I read, recently, in the book of Seamus Heaney interviews (Stepping Stones) this quotation: ‘Love is not gazing at each other wistfully, but looking in the same direction.’ I have a tendency to use the word ‘love’ in the gazing wistfully sense about anything from a dress to a bowl of soup. What I really mean is I admire, lust after, am hugely impressed by, whatever has grabbed my attention; it is having some enjoyable effect on one, or more, of my five senses. But that’s not love. It may lead to love once the excitement has died down, but love is about longevity not instant sensual gratification; it may be great to look on something beautiful but you’re going to want to get on and do something else eventually. Love is something to do with shared purpose, shared vision: harmony. When it comes to non-human entities, therefore, the ones I love are those that help me on my way. And here, in an order of no hierarchical intention, are a few of them:

My washing machine: I don’t want to smell and I don’t want to look like a bag lady. Neither do I want to spend hours hand-washing my thick-knits. I have been discovered by my great task* and it consumes time. My washing machine has a hand-wash programme that mimics the most talented laundress, it has never shrunk or mangled a single item of my clothing even though I have tested it to the endth degree. This allows me to get on, fragrantly.

My mini trampoline: Most days I can be found sitting at my desk writing, and most evenings sitting in my armchair reading. Neither require much movement. I don’t like to be taken away from them for too long but I have noticed that reading becomes difficult and writing becomes impossible if they are all I do. A bit of fresh air and frantic movement solves the stagnation problem, so my mini trampoline is a real boon. It lives in my shed so I don’t have to go far to use it, and about three or four times a week I spend an hour or two happily bouncing to music. When I get back in I find almost all my erstwhile, apparently insurmountable, problems can be tackled with ease and many will have evaporated completely. An added bonus is that I no longer sit in a pool of my own flesh.

My hand-blender: Suddenly velvety smooth soups are easy, mayonnaise is a breeze, and my favourite lunch – banana soya-milk smoothie zinging with chili – can be made directly in the glass, so washing up is halved. All in all it saves a huge amount of hassle. I inherited this from my late mother-in-law which somehow gives it added resonance.

My fridge-freezer: I have two hungry men to feed. I want to feed them and I want to feed them well. I could easily see myself spending hours in the kitchen trying to make delicious, nutritious meals from cheap ingredients, every day. But, thanks to the freezer part of the fridge-freezer I don’t have to; it’s just as easy to make a huge batch of soup, stew, or pasta sauce and freeze them in meal sized portions for other days, so this is what I do. It means I don’t have to choose between my family and my work which would be like trying to choose between my heart and my lungs.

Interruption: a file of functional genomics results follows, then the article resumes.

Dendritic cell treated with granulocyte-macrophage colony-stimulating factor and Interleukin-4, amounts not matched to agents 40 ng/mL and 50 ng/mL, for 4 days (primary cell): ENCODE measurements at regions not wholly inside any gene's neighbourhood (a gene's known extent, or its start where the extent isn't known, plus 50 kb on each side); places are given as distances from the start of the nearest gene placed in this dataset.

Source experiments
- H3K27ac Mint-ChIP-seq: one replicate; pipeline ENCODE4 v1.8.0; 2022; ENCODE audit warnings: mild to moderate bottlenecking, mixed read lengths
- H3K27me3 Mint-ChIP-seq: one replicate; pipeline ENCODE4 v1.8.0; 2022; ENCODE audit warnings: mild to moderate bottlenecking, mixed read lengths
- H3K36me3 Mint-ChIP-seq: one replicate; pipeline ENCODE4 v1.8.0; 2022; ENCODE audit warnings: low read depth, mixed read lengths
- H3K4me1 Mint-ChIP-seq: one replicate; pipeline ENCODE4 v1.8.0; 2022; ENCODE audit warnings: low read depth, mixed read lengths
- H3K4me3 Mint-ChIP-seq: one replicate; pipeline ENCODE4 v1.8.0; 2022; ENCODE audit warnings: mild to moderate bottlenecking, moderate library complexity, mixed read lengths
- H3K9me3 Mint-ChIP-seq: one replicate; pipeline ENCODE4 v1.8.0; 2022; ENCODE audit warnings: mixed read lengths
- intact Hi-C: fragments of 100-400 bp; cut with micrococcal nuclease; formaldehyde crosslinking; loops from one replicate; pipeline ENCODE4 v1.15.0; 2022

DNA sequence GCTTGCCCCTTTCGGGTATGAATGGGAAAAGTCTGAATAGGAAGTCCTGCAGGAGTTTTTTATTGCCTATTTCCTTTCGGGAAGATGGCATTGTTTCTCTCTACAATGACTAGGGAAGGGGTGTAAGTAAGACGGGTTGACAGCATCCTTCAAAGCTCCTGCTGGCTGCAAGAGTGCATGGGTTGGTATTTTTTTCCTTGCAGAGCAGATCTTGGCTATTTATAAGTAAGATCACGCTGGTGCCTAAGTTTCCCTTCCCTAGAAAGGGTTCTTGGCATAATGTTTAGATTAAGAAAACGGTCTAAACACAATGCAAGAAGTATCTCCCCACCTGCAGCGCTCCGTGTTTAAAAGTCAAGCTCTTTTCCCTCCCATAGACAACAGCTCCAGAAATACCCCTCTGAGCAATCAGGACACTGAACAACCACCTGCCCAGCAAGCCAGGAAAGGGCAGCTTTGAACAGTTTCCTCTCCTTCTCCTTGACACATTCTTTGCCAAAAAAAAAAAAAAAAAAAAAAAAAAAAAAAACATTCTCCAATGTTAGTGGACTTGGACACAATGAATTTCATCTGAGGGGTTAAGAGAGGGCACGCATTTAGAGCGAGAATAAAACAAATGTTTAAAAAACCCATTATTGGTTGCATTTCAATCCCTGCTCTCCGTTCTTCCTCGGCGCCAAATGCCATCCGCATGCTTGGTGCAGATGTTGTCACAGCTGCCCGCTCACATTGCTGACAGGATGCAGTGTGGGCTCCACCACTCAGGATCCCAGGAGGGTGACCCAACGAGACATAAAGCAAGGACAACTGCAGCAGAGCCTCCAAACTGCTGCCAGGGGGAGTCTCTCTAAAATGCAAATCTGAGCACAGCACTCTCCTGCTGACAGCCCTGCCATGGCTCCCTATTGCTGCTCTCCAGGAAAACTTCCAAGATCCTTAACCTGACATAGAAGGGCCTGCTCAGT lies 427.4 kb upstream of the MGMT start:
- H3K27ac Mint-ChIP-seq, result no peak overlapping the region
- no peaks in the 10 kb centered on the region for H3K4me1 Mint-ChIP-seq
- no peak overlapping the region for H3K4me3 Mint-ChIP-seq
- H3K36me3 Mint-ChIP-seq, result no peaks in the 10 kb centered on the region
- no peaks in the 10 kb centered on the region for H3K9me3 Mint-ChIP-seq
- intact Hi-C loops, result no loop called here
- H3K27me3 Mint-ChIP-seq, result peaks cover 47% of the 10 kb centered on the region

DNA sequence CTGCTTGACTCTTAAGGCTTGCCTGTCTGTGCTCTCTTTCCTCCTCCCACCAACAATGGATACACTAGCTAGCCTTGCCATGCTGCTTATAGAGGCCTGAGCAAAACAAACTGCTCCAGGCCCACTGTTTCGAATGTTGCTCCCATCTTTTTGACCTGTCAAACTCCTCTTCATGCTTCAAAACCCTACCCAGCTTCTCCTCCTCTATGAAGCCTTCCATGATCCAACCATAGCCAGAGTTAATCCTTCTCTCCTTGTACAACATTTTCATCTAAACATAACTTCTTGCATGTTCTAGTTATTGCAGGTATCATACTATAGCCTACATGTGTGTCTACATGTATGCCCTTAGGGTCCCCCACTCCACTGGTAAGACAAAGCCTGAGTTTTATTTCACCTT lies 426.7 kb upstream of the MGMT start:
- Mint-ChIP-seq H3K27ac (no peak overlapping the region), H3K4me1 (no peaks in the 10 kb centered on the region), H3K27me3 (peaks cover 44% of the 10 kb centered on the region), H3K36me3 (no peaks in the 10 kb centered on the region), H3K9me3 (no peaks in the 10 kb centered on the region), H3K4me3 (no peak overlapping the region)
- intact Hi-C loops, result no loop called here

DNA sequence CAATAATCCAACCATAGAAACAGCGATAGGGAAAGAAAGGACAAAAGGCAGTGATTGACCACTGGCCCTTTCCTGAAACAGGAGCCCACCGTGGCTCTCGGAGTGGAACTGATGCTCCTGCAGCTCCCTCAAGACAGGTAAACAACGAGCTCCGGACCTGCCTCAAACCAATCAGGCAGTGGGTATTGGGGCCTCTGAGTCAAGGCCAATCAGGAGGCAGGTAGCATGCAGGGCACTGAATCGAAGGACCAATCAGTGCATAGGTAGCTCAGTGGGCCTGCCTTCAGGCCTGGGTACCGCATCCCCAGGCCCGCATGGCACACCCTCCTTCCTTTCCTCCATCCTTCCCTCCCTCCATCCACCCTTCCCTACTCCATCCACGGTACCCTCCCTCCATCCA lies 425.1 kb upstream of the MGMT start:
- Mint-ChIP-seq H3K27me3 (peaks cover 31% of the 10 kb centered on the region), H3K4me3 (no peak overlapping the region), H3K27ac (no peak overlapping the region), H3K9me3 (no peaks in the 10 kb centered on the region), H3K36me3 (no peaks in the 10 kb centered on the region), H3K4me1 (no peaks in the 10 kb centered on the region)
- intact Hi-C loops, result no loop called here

My computer:
I don’t think a day goes by without me feeling immense gratitude to whoever invented the computer. I’m pretty sure that without it I wouldn’t be able to do what I do. Imagine having to redraft by hand, or even on a typewriter: rubbers and Tippex, who needs them? On a computer whole blocks of text can be moved around the page; I can play about with punctuation and syntax; change the form of a poem in the blink of an eye; nick bits from earlier work; skit about from page to page or piece to piece. Work is play with no fear of getting it wrong, because on a computer you actually can undo, and all these possibilities for exploration and experimentation mean more chance of eventually getting it right. I can also have several projects on the go at once without living in a storm of paper, everything I ever wrote is stored, and easily accessed, in this one little box. Not only that, but with fast internet access I rarely have to go anywhere: most of my research, and shopping, can be done right here at my desk. And, of course, one of the best things about it is that I can be in contact with like minded people all over the world any time of the day or night without having to make arrangements or spend any money. Poverty is not an obstacle in the cyberworld.

Update: my memory has just been jogged by a visit to Scarlet's place: I am supposed to pass this award on, to how many others I don't know, so I will choose: the lovely Scarlet herself, Hoodchick, Jane (although I'm not sure how she will fit love into the theme of her blog but she's a poet so I'm sure she'll manage it), Savannah, and Conan,because I would love to read their takes on the subject should they wish to accept.

*Have a look at Nietzsche's autobiography Ecce Homo for an explanation of this apparently pretentious term.

Monday, 2 February 2009

Sea Change

I woke up to a goodly snow splurge this morning, everything was crisp and white like best country house hotel napery. Bob, in Kent for his best friend's birthday bash weekend, phoned to say that he was stranded there.

I've been reading Jean Sprackland's collection Tilt and in it there is a poem called 'Ice on the Beach': something I've never experienced. This seemed like the perfect opportunity, so I dug out my old duffel coat, filled my insulated mug with coffee and dragged Stevie off. Unfortunately the Solway coast was, apparently, the only part of the UK mainland not to have been affected. Still, it was lovely and as we were stomping around, the sky began to lower and an icy wind got up. Bloody freezing but afraid of just missing what we'd come for we went to the Teapot, a little hut-cafe, for hot chocolate and a bun, and sat ourselves at the window. But all we got was a light flutter.



The tide was going out so we walked over this ridge of sand to a little islet.




View.



Darkening sky.